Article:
Gen. Keith Alexander, a former NSA director, has said publicly that for years the NSA maintained a U.S. person e-mail metadata program similar to the Section 215 telephone metadata program. And he has maintained that the e-mail program was terminated in 2011 because “we thought we could better protect civil liberties and privacy by doing away with it.” Note, however, that Alexander never said that the NSA stopped collecting such data — merely that the agency was no longer using the Patriot Act to do so. I suggest that Americans should dig deeper.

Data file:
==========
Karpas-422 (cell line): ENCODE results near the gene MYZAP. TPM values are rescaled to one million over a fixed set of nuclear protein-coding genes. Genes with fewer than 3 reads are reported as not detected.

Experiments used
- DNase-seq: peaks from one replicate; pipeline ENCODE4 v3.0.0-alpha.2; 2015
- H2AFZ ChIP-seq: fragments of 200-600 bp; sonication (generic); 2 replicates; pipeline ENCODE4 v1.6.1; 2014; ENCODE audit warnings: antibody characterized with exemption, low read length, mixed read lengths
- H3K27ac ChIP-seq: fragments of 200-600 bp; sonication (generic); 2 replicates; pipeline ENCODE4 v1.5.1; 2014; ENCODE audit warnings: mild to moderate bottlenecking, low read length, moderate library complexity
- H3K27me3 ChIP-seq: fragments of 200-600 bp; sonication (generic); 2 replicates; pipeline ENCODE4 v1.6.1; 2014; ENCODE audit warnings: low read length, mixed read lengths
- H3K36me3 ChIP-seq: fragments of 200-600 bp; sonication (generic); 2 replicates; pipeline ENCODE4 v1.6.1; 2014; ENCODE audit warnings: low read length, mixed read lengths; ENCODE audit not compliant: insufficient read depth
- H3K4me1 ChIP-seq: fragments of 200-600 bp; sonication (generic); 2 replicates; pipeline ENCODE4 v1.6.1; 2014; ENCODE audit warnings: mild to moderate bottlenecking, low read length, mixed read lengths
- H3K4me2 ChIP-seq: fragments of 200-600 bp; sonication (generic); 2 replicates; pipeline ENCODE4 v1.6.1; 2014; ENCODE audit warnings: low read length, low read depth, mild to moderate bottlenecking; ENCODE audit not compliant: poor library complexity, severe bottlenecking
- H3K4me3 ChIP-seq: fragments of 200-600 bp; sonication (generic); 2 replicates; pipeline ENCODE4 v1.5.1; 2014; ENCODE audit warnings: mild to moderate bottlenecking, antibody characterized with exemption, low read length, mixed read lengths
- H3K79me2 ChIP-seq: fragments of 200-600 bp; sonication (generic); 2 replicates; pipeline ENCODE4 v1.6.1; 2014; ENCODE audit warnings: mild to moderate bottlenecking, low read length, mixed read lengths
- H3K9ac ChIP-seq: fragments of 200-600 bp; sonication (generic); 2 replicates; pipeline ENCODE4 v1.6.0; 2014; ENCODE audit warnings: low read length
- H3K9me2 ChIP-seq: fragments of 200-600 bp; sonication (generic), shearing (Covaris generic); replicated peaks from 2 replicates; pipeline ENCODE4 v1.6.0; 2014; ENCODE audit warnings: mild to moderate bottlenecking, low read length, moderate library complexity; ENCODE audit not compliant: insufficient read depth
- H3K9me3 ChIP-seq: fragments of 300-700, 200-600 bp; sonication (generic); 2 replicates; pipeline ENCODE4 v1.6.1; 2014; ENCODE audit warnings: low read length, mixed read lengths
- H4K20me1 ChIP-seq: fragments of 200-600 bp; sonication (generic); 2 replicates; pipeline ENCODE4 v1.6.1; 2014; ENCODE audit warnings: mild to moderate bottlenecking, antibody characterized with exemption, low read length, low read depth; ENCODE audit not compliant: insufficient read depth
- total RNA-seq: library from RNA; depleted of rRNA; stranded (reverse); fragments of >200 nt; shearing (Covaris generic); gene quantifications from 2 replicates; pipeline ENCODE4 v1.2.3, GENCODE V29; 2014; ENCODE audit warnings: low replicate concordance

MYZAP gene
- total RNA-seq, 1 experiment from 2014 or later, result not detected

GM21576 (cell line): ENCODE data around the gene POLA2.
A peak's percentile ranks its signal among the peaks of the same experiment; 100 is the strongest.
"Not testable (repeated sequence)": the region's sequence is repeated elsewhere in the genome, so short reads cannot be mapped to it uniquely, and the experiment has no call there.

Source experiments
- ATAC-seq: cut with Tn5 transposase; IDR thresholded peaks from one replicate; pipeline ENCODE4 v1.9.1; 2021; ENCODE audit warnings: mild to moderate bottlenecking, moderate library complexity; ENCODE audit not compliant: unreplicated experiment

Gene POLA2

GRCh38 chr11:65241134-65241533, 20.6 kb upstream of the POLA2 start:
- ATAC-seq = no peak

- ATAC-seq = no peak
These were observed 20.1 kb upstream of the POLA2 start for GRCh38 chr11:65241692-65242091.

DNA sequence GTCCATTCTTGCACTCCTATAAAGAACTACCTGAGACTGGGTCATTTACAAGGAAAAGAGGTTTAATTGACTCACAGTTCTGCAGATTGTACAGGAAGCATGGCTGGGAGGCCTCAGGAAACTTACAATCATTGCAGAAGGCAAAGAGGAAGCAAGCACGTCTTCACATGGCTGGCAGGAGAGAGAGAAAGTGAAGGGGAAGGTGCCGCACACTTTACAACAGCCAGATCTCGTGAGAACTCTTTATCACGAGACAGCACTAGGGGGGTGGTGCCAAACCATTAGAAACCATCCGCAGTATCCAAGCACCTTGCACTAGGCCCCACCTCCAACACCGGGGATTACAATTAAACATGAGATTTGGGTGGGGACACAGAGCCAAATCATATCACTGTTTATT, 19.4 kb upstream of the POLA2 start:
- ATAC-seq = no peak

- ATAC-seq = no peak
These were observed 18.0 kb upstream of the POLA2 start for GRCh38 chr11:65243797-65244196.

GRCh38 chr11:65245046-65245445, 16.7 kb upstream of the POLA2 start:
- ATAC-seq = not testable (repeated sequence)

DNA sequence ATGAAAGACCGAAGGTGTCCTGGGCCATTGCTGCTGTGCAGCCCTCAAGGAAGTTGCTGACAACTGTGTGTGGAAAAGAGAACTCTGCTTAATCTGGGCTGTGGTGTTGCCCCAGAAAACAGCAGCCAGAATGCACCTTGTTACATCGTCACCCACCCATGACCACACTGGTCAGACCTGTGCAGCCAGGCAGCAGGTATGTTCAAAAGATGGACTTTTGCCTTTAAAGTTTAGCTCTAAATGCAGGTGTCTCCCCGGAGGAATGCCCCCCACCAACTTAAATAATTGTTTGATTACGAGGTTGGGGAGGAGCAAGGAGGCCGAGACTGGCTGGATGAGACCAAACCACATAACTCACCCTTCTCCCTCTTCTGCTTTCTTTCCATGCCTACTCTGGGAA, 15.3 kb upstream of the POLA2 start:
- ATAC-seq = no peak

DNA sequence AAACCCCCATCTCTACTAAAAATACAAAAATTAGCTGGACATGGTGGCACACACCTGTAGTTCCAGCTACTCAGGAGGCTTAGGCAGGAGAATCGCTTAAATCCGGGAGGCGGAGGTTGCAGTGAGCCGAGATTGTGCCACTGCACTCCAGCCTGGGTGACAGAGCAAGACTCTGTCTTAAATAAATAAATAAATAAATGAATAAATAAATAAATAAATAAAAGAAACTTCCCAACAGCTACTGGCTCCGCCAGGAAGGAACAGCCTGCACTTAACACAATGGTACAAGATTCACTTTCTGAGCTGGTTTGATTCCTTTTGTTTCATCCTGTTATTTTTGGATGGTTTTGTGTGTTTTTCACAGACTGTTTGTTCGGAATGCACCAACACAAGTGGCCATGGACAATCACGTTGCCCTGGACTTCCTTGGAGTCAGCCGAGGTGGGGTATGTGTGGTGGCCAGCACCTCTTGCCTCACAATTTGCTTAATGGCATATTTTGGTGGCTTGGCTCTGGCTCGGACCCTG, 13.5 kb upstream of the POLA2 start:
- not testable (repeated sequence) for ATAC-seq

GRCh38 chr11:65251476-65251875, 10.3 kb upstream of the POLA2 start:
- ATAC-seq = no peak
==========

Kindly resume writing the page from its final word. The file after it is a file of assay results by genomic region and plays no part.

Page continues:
In the final paragraph of his piece, Tye explains that he is coming forward because he thinks “Americans deserve an honest answer to the simple question: What kind of data is the NSA collecting on millions, or hundreds of millions, of Americans?”
This question has been asked for years, most often by Senator Ron Wyden (D-Ore.). Wyden’s every effort to measure the scope of the unwarranted, unconstitutional surveillance of Americans by agents of their own government has been thwarted.
Although Tye is to be lauded for asking this constitutionally critical question, it is unlikely he will get any more meaningful answer than the hedges and outright lies told to Senator Wyden.